Creators from Mississauga, Burlington and Oshawa add to Toronto’s vibrant comics scene
Published August 29, 2023 at 10:55 am
Comic book writers and artists living and working in the GTA have always had a built-in secret identity, being from so far from Los Angeles (where the movie money is) and New York (where the actual superheroes hang up their capes, duh), but the Toronto-area comics scene really burst out as we all came out of the pandemic.
But being surprised at the enormous wealth of comic book creators north of the border is a bit like expressing shock when Clark Kent takes off his glasses and reveals himself as Superman.
If you were paying attention you would already know we have been in a golden age for a long time (the aforementioned Superman was created by a Canadian) but sometimes it takes a little nudge to remind us of all the talent in the industry living and working north of the border.
Sometime that ‘nudge’ can be a pop culture event attracting well north of 100,000 people to remind us, as Fan Expo did this past weekend in Toronto.
“The scene is booming,” said Brampton-born, Mississauga-raised, Eisner Award-winning Jason Loo, who has drawn for the big mouse (Iron Man Annual, X-Men Unlimited, Star Wars) and for his own projects, such as the hero of Toronto, the Pitiful Human-Lizard. “We have so much talent doing good things.”
Jamal Campbell (Scarlett Witch, Iron Man), another Mississauga native now living in Toronto, grew up with a love of art but never though of the comic industry as a career until he started going to conventions like Fan Expo and meeting other artists.
“We have a lot of big names up here. It really is a Mecca for comic artists,” he said.
One of those big names is Ken Lashley, who has been around the local comic scene so long he was one of the major guests on the slate when Fan Expo (then known as the Canadian National Comic Book Expo) debuted in 1995.
The Burlington artist, who has drawn Suicide Squad, Superboy, X-Men, Black Panther and hundreds of other titles in a distinguished career, still draws in his hometown, though with his work “taking over the house” he recently moved into a proper office to keep his family happy.
“I’m really happy where I’m at,” he said. “My career has been nothing but great and the Toronto scene has been crazy.”
A quick look around at the talent on display on Artist Alley quickly reinforces how many artists and writers are from Toronto and the Golden Horseshoe and how busy most of them are.
In the case of RAID Press, an award-winning collective of comic creators working out a building on Queen St. W. in Toronto’s Parkdale neighbourhood, having a scalable creative agency and publishing house with dozens of fellow artists to collaborate with is a major boost for success in the industry.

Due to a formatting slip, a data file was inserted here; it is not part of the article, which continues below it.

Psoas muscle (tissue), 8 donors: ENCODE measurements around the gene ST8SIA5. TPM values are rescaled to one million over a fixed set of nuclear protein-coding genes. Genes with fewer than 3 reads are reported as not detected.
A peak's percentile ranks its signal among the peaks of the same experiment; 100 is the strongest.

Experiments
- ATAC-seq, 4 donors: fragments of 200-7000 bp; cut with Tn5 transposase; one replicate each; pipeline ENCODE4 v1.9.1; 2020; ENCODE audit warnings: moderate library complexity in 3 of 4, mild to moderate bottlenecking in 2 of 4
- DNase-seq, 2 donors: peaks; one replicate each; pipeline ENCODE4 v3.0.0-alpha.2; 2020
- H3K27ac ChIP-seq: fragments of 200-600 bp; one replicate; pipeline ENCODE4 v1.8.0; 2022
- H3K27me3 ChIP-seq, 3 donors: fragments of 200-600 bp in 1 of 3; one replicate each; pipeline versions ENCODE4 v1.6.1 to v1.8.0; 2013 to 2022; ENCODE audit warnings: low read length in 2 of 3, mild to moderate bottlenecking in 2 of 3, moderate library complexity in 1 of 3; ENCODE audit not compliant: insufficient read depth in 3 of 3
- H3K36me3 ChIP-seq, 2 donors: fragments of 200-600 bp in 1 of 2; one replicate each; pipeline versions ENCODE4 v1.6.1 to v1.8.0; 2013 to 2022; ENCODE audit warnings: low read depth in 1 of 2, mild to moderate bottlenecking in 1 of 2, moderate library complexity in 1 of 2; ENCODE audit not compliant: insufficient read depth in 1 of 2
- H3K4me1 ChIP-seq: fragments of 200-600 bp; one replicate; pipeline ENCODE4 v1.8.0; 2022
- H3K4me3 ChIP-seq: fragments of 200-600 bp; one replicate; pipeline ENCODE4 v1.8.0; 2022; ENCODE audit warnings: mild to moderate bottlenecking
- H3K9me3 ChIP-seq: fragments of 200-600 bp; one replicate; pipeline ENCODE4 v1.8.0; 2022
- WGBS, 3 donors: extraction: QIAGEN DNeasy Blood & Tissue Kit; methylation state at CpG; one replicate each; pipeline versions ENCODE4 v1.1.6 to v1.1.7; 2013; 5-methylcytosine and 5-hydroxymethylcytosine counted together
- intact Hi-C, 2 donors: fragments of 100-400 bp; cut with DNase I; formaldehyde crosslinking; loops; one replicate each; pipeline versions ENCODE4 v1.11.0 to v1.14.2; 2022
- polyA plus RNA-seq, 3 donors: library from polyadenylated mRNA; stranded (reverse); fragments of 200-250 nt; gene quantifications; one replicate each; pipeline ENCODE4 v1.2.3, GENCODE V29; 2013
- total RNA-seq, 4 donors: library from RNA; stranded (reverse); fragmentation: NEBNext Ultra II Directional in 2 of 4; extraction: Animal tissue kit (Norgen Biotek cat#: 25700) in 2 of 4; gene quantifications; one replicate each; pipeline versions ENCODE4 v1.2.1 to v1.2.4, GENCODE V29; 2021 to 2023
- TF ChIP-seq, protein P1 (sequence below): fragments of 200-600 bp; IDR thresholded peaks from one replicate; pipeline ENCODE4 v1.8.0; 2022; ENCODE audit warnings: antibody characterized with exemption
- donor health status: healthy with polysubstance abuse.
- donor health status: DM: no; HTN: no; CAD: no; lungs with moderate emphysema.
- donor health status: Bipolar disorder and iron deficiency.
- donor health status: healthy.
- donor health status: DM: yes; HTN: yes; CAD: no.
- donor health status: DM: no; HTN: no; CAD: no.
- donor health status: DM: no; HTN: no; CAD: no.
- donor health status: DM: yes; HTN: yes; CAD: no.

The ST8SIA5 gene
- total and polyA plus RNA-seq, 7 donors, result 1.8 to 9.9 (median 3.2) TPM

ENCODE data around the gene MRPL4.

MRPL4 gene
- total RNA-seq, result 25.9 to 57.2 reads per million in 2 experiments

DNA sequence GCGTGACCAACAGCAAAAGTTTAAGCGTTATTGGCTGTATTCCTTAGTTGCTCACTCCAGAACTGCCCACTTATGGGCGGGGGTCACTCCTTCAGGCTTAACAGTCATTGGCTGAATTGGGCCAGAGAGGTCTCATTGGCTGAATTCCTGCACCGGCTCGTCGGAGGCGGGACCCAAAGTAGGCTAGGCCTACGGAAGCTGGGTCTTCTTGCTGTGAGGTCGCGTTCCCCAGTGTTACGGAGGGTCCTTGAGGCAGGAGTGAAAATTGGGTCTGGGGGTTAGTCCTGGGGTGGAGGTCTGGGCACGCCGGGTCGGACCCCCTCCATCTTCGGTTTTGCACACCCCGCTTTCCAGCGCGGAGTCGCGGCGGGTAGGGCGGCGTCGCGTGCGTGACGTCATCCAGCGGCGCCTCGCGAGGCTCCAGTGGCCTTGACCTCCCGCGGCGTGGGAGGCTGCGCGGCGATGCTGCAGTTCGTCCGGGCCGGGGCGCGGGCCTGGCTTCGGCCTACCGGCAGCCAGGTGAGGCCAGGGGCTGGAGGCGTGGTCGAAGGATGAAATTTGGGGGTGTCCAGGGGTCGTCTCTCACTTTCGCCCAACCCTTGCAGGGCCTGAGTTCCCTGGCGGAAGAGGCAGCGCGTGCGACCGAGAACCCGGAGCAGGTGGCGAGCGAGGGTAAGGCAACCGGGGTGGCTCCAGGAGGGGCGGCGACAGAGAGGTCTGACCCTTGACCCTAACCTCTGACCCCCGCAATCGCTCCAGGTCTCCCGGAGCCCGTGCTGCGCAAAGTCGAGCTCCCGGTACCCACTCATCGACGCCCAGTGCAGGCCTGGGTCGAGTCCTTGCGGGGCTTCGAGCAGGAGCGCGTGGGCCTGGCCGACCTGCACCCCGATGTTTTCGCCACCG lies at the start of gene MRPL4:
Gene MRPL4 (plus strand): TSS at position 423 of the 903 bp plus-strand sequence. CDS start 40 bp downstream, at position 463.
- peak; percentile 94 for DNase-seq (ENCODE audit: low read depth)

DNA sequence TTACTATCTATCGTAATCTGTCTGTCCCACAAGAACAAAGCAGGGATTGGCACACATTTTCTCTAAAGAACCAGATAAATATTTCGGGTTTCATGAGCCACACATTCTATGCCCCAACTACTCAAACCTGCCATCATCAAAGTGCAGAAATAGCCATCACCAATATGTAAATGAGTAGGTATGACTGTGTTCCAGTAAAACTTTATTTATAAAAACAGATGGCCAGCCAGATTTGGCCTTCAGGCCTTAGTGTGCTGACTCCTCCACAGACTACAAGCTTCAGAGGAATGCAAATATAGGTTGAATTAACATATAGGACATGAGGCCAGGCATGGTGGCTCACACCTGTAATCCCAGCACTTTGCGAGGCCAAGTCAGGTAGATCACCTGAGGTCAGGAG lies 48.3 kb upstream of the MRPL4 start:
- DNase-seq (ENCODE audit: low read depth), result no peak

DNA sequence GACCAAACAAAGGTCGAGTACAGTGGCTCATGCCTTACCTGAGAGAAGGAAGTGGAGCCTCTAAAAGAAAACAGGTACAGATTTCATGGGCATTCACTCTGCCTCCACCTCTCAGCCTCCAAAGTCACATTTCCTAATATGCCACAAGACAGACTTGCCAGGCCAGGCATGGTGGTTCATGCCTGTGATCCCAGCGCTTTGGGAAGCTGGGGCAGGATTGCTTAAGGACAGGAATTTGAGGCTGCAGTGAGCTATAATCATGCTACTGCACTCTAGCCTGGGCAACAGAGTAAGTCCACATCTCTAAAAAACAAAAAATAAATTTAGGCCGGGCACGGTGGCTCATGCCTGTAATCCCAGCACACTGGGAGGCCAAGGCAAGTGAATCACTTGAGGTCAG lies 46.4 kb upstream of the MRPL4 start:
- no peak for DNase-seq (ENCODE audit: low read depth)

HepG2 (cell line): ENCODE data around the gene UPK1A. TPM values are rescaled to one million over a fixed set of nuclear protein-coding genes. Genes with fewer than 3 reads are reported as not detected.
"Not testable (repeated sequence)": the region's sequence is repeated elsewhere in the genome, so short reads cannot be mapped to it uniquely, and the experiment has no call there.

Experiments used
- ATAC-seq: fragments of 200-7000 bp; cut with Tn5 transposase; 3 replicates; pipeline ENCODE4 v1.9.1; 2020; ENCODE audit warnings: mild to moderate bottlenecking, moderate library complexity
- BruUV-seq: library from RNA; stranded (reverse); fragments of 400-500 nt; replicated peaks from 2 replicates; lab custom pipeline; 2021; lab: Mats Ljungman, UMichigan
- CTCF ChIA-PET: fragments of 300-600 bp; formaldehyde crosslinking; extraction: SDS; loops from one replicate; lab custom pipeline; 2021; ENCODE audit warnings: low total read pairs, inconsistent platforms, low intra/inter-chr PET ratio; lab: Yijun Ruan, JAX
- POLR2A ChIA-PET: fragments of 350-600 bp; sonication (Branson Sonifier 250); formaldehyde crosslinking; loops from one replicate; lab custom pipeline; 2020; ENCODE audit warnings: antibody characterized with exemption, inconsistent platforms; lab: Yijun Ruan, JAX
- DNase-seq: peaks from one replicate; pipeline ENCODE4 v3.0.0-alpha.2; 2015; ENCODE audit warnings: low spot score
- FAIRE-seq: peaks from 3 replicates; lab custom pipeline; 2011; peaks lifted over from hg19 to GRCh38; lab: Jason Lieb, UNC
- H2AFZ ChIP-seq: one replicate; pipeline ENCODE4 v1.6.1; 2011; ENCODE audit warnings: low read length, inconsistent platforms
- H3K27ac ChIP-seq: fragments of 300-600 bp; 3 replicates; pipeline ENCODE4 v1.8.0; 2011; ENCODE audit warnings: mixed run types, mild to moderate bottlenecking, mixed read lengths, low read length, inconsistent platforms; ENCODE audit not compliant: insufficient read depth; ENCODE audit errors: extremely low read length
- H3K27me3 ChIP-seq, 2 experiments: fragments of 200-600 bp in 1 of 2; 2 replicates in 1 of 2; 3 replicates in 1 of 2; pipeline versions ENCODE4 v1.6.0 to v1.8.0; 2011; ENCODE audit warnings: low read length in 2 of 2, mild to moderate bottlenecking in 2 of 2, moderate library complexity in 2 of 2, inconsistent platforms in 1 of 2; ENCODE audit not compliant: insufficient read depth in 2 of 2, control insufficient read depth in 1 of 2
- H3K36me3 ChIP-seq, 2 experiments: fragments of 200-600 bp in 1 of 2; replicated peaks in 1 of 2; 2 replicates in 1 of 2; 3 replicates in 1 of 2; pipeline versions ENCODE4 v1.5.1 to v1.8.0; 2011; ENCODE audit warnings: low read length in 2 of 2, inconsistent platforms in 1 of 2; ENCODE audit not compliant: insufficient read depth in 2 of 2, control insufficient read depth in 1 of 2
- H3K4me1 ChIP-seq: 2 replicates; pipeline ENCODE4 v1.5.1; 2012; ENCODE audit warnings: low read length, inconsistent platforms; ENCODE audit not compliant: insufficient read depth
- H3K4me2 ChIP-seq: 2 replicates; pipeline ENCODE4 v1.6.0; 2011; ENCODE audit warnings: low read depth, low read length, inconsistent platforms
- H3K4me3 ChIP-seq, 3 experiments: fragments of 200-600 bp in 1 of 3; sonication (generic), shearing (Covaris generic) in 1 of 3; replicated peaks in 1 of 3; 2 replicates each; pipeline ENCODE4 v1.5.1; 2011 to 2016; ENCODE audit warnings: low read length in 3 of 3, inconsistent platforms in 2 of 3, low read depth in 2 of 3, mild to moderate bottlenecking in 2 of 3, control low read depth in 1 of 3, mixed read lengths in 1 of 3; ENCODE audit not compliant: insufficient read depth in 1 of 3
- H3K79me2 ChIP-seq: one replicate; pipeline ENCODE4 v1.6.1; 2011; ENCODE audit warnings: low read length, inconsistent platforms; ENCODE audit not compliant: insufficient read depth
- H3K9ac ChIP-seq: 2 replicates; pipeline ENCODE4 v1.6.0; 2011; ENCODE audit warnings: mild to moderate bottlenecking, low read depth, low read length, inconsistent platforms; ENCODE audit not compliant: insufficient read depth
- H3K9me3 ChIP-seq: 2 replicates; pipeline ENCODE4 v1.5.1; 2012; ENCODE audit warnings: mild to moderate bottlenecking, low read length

RAID (Royal Academy of Illustration and Design) acts as an incubator for new talent and has helped bring the reputation of the GTA into the mainstream.
Oshawa-born and raised Ramon Perez (Hawkeye, Stillwater) was at the show with several of his RAID colleagues, selling a few books and talking up the local scene.
“There’s a great comic art community here.”
The Sheridan College illustration grad earned his creds working for Marvel but his big breakthrough happened a decade ago when he was tapped to do the artwork for Muppets legend Jim Henson’s lost screenplay Tales of Sand, which captured three Eisners, a couple of Harveys and a Shuster in 2012.
Perez has concentrated on his own projects since, such as the all-ages graphic novel Kukuburi while also collaborating with Chip Zdarsky – another gifted Canadian artist and one perhaps best known for his just completed run of Daredevil and his current work penning tales of Batman – on Stillwater, a horror-thriller series from SkyBound Entertainment.
Working for Marvel gets your name in the game, Perez noted in a 2021 interview, but working on a creator-owned project where you actually have some skin in the game? That’s another thing entirely, he said.
“It’s all going well for us. We came out of the pandemic strong and people are back in full force,” he said, waving at the throngs of people in attendance at the 2023 Fan Expo convention. “People are nerding out and having a good time.”
Lashley, who has seen it all in a nearly 40-year career, said there has always been strong comic artists here. “If you’re good they will find you.”insauga's Editorial Standards and Policies advertising